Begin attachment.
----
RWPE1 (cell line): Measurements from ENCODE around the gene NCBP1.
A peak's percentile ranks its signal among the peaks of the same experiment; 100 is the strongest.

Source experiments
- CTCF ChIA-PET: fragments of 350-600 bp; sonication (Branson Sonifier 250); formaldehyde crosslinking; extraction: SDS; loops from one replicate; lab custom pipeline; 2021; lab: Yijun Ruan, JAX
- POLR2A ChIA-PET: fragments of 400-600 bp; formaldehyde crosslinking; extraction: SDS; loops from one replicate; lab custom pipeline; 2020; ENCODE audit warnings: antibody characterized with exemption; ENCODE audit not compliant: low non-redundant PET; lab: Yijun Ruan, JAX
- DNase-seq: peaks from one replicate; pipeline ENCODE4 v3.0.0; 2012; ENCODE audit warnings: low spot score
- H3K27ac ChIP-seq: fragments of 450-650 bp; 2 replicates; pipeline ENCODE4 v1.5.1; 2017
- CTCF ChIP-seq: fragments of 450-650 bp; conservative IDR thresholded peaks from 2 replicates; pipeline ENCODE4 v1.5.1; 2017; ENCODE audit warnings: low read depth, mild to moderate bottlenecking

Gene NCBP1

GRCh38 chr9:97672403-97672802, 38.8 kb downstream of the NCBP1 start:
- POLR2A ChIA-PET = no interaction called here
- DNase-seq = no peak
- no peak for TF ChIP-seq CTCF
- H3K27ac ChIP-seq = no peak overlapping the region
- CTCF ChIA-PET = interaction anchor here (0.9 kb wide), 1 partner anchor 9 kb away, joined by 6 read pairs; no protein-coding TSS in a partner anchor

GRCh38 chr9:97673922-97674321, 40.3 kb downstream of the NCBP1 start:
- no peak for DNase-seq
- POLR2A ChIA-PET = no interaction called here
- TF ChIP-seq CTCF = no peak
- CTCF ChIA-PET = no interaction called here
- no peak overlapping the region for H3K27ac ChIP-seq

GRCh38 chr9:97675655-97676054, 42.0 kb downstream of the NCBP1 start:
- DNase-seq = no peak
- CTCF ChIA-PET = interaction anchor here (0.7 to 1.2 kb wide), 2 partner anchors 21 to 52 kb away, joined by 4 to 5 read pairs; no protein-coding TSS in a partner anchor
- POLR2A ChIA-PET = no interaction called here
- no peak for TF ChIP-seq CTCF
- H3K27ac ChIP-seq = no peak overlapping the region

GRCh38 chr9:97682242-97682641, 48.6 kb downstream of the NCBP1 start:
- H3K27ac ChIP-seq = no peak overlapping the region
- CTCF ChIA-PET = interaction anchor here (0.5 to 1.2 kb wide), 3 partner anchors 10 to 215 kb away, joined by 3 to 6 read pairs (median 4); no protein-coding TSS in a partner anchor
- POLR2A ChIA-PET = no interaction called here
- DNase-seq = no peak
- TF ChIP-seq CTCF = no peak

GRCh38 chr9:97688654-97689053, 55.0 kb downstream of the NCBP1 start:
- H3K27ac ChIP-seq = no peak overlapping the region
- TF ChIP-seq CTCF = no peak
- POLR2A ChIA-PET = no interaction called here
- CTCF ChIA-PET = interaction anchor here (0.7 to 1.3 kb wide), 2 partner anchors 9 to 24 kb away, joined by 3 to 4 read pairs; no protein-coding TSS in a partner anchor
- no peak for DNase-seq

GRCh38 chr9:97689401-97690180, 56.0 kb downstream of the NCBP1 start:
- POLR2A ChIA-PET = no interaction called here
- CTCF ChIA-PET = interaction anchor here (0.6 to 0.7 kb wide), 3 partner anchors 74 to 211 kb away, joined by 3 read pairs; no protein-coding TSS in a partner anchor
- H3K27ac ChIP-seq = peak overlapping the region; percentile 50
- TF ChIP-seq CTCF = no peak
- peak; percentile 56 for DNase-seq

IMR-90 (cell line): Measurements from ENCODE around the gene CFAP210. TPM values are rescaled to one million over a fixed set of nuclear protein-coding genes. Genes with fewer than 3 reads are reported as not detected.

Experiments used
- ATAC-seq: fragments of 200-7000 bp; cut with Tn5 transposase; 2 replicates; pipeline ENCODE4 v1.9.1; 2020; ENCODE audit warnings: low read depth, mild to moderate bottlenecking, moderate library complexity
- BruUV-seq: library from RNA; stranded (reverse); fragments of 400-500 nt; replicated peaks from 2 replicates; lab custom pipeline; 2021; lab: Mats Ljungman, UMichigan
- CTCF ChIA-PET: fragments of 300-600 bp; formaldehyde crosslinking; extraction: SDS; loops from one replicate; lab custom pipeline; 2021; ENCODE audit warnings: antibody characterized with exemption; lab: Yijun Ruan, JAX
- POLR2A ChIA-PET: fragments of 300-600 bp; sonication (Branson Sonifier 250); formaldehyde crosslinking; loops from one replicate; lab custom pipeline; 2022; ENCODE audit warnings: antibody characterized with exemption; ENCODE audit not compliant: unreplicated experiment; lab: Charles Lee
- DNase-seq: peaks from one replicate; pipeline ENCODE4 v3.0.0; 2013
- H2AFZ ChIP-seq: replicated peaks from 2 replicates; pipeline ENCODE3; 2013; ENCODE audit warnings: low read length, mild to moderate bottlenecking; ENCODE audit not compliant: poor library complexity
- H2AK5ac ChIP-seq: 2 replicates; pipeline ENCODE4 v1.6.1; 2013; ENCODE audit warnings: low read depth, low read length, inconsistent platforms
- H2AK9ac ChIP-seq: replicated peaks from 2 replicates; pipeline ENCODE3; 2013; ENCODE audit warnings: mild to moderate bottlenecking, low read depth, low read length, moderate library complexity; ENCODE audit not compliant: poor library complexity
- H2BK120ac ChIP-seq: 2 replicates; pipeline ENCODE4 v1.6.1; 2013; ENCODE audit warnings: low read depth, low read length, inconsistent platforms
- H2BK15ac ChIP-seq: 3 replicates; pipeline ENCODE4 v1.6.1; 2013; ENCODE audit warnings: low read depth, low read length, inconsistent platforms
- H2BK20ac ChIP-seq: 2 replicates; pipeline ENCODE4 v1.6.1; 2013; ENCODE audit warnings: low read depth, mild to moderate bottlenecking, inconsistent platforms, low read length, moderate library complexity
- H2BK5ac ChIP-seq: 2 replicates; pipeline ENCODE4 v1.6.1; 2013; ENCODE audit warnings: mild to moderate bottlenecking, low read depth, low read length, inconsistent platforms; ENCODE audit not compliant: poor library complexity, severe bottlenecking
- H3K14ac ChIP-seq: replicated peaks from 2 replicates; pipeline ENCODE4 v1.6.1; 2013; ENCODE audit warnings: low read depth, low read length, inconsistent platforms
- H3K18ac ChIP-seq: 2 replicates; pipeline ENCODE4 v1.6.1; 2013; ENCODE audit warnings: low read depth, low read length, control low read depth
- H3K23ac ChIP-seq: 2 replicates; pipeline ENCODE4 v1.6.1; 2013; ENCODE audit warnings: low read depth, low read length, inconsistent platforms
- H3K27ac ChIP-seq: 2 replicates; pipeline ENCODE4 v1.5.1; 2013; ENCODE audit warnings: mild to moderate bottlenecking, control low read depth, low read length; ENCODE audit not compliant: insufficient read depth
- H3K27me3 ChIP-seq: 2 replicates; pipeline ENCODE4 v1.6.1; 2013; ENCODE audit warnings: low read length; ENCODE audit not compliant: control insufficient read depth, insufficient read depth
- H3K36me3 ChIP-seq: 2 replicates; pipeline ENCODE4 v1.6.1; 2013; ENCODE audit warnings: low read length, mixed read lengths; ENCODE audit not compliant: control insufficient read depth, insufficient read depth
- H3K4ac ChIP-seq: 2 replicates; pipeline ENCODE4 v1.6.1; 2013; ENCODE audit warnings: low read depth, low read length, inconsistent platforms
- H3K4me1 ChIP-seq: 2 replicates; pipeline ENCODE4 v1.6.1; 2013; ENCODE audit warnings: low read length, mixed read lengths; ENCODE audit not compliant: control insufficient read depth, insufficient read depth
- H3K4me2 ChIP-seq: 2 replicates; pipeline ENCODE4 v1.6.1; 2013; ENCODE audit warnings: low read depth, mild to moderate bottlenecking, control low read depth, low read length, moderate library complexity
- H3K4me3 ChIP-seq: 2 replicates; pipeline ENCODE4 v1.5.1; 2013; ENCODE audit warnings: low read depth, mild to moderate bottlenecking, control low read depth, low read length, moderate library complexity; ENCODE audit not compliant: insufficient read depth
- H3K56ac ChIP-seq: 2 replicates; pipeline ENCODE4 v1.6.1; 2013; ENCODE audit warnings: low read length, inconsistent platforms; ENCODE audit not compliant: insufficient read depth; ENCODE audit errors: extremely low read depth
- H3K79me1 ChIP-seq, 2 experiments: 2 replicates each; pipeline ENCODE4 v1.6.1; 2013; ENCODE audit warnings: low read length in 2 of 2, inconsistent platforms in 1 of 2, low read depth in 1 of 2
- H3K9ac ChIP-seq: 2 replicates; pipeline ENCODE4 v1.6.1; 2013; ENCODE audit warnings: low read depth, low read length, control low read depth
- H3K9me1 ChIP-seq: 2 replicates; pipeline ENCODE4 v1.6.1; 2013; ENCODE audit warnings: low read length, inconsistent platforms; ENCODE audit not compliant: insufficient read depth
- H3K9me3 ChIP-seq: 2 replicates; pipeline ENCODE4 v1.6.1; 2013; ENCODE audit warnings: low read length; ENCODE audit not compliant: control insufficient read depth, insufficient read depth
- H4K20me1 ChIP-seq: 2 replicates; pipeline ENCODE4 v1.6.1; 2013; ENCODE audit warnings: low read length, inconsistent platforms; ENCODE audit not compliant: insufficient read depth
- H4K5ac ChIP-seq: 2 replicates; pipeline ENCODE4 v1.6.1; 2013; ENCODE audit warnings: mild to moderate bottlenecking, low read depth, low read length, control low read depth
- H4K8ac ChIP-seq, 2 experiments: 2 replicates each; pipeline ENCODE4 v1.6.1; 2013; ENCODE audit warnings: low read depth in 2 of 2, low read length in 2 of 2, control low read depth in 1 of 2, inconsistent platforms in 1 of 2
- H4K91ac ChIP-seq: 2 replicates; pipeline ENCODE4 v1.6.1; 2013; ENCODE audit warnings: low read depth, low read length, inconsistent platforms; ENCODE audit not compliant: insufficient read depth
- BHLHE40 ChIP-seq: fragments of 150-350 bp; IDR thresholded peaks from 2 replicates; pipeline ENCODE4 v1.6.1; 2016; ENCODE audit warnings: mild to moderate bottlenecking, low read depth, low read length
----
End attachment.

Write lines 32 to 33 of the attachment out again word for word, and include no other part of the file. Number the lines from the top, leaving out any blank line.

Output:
- DNase-seq = no peak
- TF ChIP-seq CTCF = no peak